Want to know how to save the planet? One small change at a time.

“A lot of little things add up to more,” said Barbara Leonard, co-chair of St. Thomas the Apostle’s Creation Care team. “Those are the things we’ve been doing, little things.”

It’s a humble statement from an active group of parishioners who have diligently been fighting to combat the negative impacts of climate change. The Creation Care team has hosted speakers, organized events and made little tweaks in the church (no more plastic utensils at this parish’s summer picnic) in hopes of bringing about a cleaner, more cared for planet.

Jeanne Schrempf, co-chair of the Creation Care team along with Leonard, said the group organized in 2015 from a parish adult study group of Pope Francis’ encyclical, “Laudato Si: On Care for Our Common Home” and “Just Water” by Christiana Peppard. Before the encyclical, most of the parishioners in the study group didn’t realize that Care for Creation was part of Catholic doctrine.

“It didn’t seem like one of those things where you take your book and put it back on the shelf and say that was nice,” Schrempf said. “That’s how our committee happened, people said I want to continue.”

The team began publishing notices in the parish bulletin with ways to reduce one’s carbon footprint. Since its inception, the committee has held dozens of events and made environmentally conscious shifts within the parish’s day-to-day practices.

“How to reach people? I don’t think it’s easy, but you try a lot of things,” said Schrempf. “And the change is slow but it’s small steps. The need is so big and it’s frightening.”

After its formation, the Creation Care team decided on two major projects for the year, both following a theme of water that was inspired from their second study book, “Just Water,” which analyzed the global water crisis through a Catholic lens. 

Initially the team began raising money for Catholic Relief Services water projects through the sale of reusable grocery bags. Each bag displayed the words “Caring For Our Earth” along with the parish’s name and Creation Care team logo. After the success of selling the bags, it was time to expand: “We were thinking, ‘What do we want to do?’ And that’s how we decided to try and do (a) well project out of that vision of water,” said Schrempf.

In 2017, St. Thomas partnered with The Water Project in Concord, N.H., to build a well for the Kivani community in Kenya. The well would provide clean and accessible water for 500 children and adults. Building the well required raising a lofty $15,000, but parishioners rallied around the cause.

The committee exceeded its goal and even raised enough for a second project: a rain catchment system for Sanjaaro Primary School in West Kenya that serves locals with handwashing stations, latrines and hygiene education.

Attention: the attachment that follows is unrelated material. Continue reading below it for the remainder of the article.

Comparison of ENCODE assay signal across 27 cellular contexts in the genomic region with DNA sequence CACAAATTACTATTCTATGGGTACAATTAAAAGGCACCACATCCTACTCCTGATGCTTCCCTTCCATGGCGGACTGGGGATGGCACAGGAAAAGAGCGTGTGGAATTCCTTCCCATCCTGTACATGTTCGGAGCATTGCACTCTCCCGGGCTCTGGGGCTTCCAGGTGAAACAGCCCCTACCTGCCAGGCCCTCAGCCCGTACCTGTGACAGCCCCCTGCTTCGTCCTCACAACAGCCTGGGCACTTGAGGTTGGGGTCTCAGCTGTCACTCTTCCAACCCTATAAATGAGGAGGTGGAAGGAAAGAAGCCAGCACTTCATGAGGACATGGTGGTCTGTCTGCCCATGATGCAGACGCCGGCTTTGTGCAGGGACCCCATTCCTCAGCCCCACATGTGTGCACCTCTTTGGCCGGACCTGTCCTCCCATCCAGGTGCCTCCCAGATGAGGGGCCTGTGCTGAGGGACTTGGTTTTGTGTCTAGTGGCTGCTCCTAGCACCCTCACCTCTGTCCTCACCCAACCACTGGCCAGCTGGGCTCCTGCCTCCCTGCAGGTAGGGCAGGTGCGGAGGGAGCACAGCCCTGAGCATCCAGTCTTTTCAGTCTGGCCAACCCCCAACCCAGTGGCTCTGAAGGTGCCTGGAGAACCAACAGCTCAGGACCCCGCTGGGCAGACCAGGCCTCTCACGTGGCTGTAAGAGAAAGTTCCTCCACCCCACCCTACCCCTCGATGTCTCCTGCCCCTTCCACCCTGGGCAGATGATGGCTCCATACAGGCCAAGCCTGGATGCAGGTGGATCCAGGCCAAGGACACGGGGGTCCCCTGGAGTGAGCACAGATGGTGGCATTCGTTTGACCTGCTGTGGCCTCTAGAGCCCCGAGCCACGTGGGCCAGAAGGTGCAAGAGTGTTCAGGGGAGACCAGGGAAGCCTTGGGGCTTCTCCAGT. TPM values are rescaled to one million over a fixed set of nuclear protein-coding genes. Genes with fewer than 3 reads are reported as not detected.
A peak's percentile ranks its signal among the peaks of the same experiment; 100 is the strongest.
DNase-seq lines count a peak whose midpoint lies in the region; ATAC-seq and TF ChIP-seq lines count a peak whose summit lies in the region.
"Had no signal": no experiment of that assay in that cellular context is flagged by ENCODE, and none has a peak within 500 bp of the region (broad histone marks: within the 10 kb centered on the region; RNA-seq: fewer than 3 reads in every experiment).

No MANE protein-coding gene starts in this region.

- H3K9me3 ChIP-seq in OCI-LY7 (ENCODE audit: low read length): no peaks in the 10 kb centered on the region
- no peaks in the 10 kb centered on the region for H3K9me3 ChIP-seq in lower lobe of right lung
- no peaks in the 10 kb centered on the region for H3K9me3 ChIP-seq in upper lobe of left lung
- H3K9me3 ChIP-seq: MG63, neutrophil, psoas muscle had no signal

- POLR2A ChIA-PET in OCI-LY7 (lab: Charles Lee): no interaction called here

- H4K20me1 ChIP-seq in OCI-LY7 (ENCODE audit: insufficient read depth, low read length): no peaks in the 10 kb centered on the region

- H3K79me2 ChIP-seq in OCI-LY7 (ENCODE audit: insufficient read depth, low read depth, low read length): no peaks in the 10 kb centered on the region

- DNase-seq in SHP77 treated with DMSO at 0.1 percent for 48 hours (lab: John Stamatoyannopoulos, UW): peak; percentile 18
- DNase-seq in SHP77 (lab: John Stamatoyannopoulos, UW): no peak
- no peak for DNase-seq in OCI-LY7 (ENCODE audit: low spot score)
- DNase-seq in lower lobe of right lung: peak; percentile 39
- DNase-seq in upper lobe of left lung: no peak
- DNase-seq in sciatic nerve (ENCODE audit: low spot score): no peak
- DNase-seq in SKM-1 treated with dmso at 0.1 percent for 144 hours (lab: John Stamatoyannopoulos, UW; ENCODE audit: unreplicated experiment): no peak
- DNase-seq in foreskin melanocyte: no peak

Years later and the committee’s work has only continued to grow: they conducted a sustainability audit on the parish buildings, volunteered at the St. Thomas annual garage sale to promote recycling of unsold materials, and organized “A Long Walk to Water” event with teens and families along the new rail trail in Bethlehem.

Schrempf says the next step is to start branching out from the parish: “Our big step is probably now to work with the town.” Late last year, Leonard reached out to the Town of Bethlehem’s recycling coordinator, Dan Raines, about working with the St. Thomas team on future recycling projects. Schrempf and other Creation Care members are signed up for courses offered through the town about how to properly compost and recycle.

“That’s a big thing for us, to move out of our parish and into our town,” adds Schrempf.

The Creation Care team has gotten help from joining the Catholic Climate Covenant (catholicclimatecovenant.org), which provides event or program ideas for parishes. The St. Thomas team hopes to celebrate Earth Day and the anniversary of Laudato Si this coming spring; being a member of the Covenant is “a great help because we don’t have to try to make (the programs) up ourselves,” says Schrempf.

The committee was also instrumental in the formation of the Capital Region Interfaith Creation Care Coalition (CRICCC) (sites.google.com/view/CRICCC), which began in 2018. Since then the parish has also been in touch with other local faith groups in the Town of Bethlehem about working together.

Said Schrempf: “I think we have learned we can do more if we do it with others, with other parishes or other churches in our area, and that’s been a big step for us. And to work with the town because, alone, we couldn’t really do this, but we can do it with the help of an expert who’s willing to train us.”

For any parish looking to start a Creation Care team, the St. Thomas committee “would be happy to mentor a parish starting out,” but that the best way to start is with education. “They need to go through the encyclical, and it’s not hard to read, (they) just would need someone to be a facilitator who can read ahead and discuss it. But you need a base,” Schrempf said.

“You can see this change coming,” she added. “It’s slow, but once you see someone else do it you think, ‘Oh I can do that.’ ”